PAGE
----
The Biblical Tour of Hell

Author: Matthew Ryan Hauge

Publisher: A&C Black

ISBN:

Category: Religion

Page: 192

View: 893

It is difficult to underestimate the significance of the story of the Rich Man and Lazarus in Luke 16:19-31 within the biblical tradition. Although hell occupies a prominent position in popular Christianrhetoric today, it plays a relatively minor role in the Christian canon. The most important biblical texts that explicitly describe the fate of the dead are in the Synoptic Gospels. Yet among these passages, only the Lukan tradition is intent on explicitly describing the abode of the dead; it is the only biblical tour of hell. Hauge examines the story of the Rich Man and Lazarus in Luke 16:19-31, uniquely the only 'parable' that is set within a supernatural context. The parables characteristically feature concrete realities of first-century Mediterranean life, but the majority of Luke 16:19-31 is narrated from the perspective of the tormented dead. This volume demonstrates that the distinctive features of the story of the Rich Man and Lazarus are the result of a strategic imitation, creative transformation, and Christian transvaluation of the descent of Odysseus into the house of hades in Odyssey Book 11, the literary model par excellence of postmortem revelation in antiquity.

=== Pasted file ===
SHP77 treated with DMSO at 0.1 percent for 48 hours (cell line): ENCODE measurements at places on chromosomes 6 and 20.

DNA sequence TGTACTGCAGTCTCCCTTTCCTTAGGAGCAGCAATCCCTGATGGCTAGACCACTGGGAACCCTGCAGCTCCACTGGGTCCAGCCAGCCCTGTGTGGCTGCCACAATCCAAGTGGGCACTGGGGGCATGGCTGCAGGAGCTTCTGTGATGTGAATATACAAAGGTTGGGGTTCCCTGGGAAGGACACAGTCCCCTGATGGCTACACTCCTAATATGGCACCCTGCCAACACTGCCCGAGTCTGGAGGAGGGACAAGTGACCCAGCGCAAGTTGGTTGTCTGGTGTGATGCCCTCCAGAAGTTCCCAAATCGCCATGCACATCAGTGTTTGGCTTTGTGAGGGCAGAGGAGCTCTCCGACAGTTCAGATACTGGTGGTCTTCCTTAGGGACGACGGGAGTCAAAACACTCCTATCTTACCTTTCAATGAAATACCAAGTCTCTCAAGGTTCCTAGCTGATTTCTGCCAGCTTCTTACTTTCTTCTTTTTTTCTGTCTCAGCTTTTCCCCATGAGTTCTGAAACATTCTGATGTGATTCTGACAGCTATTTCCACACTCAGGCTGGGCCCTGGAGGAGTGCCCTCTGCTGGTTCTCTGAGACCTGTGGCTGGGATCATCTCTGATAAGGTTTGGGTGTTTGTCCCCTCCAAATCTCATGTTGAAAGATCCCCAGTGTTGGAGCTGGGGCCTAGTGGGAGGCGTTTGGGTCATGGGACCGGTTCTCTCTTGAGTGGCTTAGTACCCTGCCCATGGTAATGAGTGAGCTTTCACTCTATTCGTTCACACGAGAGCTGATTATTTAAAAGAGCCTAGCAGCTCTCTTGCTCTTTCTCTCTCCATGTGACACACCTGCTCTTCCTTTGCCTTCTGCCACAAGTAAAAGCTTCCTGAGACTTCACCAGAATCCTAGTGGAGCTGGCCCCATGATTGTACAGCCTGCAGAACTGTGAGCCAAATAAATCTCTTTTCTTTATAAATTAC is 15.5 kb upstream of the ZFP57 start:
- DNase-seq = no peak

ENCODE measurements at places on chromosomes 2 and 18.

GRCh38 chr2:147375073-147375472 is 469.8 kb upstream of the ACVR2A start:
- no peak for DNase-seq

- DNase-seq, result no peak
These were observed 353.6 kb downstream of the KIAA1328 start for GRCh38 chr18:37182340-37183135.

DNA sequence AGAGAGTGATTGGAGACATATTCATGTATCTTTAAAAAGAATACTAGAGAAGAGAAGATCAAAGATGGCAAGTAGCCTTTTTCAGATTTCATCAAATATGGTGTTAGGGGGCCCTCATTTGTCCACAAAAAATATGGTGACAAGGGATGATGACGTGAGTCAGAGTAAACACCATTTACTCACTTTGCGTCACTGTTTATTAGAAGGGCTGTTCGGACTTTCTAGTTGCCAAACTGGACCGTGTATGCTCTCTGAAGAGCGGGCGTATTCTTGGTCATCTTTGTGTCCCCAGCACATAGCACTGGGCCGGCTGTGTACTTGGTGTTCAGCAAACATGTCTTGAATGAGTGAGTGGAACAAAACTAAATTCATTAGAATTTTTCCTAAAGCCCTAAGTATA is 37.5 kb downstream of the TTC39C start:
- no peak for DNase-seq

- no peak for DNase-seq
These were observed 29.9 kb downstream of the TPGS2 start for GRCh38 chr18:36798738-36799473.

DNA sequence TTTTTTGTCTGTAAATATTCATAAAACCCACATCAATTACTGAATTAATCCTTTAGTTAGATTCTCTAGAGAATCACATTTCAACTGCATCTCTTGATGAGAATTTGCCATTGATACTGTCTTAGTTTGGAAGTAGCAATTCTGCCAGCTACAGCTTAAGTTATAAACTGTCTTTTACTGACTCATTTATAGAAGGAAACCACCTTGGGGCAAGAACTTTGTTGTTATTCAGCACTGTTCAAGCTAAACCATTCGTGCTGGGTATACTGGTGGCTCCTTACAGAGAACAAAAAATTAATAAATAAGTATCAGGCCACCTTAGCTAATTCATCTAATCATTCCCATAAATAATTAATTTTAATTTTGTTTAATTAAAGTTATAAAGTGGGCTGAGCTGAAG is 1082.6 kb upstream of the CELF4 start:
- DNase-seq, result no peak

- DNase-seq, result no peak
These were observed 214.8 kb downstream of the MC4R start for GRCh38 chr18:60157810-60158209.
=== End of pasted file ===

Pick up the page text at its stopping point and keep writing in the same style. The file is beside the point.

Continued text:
Aeschylus

Author: Aeschylus

Publisher:

ISBN:

Category: Mythology, Greek

Page:

View: 889